Dream Whisky Independent Bottlers Scotland Speyside Region Whisky from 50 to 100 euros

Dream Whisky Oro di Scozia

Review of another shade of Scotland from the Italian team of Dream Whisky

Origin: Speyside (Scotland)
Type: Single Malt Scotch Whisky
Gradation: 55.2%ABV
Ageing cask: Ex bourbon first fill
Chillfiltered: No
Added colouring: No
Owner: Dream Whisky
Price: € 98.00 on Dream Whisky
Official website: dreamwhisky.com
Vote: 88/100

“Sfumature”, Dream Whisky’s most recent collection, aims to portray the seductive chromatic variety of the Scottish landscape through whisky, helping the passionate drinker to find a sort of sensory correlative of the colour in the glass. In our humble opinion, this is an ambition that has so far been well-placed, because both Hill Verde (an Allt-A-Bhainne aged 24 years in an ex-Bourbon cask), tasted at the last Milano Whisky Festival, and Blu Islay (a Lagavulin 11yo ex-Bourbon aged for the last two in a cask of vin santo), seemed to us extraordinarily successful.
Today we pour Scottish Gold into the glass: “Golden tones of blond, tawny and ochre appear forcefully through the fog, colouring the Scottish hills with gold. Stories of hues climbing towards the sun, always representing strength, power and wealth. A precious canvas painted by nature.

This single cask comes from a ‘secret’ Speyside distillery (no word on that), and after 13 years in a first-fill ex-Bourbon cask was bottled at 55.2% ABV in its natural colour, without chillfiltration.

Tasting notes

The colour is a brilliant gold, in perfect harmony with the name of the whisky.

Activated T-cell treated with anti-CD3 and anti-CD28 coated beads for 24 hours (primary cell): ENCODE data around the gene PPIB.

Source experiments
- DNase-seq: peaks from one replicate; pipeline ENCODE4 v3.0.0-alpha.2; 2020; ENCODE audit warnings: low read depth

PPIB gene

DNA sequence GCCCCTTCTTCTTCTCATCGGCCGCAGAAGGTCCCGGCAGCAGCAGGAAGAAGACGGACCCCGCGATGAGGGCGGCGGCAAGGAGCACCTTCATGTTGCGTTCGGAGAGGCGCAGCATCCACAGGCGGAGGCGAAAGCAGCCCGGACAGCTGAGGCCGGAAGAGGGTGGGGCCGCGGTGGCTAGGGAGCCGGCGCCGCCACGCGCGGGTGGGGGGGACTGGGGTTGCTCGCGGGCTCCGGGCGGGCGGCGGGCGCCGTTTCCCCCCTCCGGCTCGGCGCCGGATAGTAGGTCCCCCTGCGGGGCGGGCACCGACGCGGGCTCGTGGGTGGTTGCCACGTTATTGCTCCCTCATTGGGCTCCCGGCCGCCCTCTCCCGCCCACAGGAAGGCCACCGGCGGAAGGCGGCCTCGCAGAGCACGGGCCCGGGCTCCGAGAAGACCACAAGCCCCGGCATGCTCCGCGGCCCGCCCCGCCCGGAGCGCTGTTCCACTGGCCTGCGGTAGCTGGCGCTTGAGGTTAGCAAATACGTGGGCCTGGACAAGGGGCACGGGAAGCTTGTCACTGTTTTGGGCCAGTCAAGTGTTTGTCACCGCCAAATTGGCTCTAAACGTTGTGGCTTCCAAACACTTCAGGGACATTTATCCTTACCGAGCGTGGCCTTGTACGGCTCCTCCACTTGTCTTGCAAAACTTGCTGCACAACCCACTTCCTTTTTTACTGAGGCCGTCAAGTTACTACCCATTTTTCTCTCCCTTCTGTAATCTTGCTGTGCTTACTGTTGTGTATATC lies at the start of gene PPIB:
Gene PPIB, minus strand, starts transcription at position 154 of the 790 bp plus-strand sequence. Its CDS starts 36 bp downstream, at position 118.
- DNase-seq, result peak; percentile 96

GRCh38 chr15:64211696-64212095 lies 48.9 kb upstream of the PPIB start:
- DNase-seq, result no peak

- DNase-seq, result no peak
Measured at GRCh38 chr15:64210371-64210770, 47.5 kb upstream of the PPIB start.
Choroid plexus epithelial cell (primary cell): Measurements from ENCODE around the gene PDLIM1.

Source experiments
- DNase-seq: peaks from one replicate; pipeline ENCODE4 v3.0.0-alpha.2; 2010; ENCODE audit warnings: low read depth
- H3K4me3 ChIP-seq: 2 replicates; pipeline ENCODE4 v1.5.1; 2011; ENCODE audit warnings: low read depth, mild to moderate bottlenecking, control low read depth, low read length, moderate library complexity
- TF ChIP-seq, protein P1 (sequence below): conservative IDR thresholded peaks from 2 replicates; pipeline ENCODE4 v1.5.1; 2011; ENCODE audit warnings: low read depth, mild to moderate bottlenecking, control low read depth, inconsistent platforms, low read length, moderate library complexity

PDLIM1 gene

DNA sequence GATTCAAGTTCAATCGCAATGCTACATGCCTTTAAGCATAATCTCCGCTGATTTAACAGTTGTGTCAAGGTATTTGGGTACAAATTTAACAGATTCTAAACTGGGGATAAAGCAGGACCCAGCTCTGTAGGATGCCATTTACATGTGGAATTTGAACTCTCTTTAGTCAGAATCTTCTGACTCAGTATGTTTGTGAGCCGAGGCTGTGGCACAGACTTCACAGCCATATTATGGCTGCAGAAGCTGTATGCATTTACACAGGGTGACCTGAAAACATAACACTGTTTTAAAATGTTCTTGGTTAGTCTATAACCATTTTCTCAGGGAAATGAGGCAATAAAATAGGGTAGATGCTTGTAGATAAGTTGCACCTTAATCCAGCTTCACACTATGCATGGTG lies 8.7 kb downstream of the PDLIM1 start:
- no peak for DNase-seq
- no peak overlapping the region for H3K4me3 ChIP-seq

On the nose, after a fleeting impression of dry white wine, the olfactory score initially reveals a series of interesting variations on the balsamic theme, with notes of liquorice root, menthol, resin, pine and even eucalyptus honey, with a touch of aniseed in the background. The overall feeling of freshness is accentuated by a floral scent of elderberry. After a few minutes, hints of damp earth, unripe pear and, in a definite crescendo, juniper are added, accompanied by notes of vanilla sugar and raspberries, with a hint of condensed milk.
On the palate, the whisky shows a new, unpredictable expression, becoming generous, enveloping, with aromas of shortcrust pastry, butter and vanilla sugar, and a surge of citrus with orange zest.
A caress of hazelnut preludes to a pleasantly long finish in which the vanilla sugar and orange zest stand out again, but above all a mouth-watering peach in syrup.

Jokingly, it could be described as a bipolar whisky, so different are its smell and palate from a perceptive point of view. But perhaps, to be serious again, it is appropriate to speak of a complex whisky, in the happiest sense of the term, intimately capable of restoring both the promise of a fresh spring morning and the need for a warm embrace in the season of retreat.

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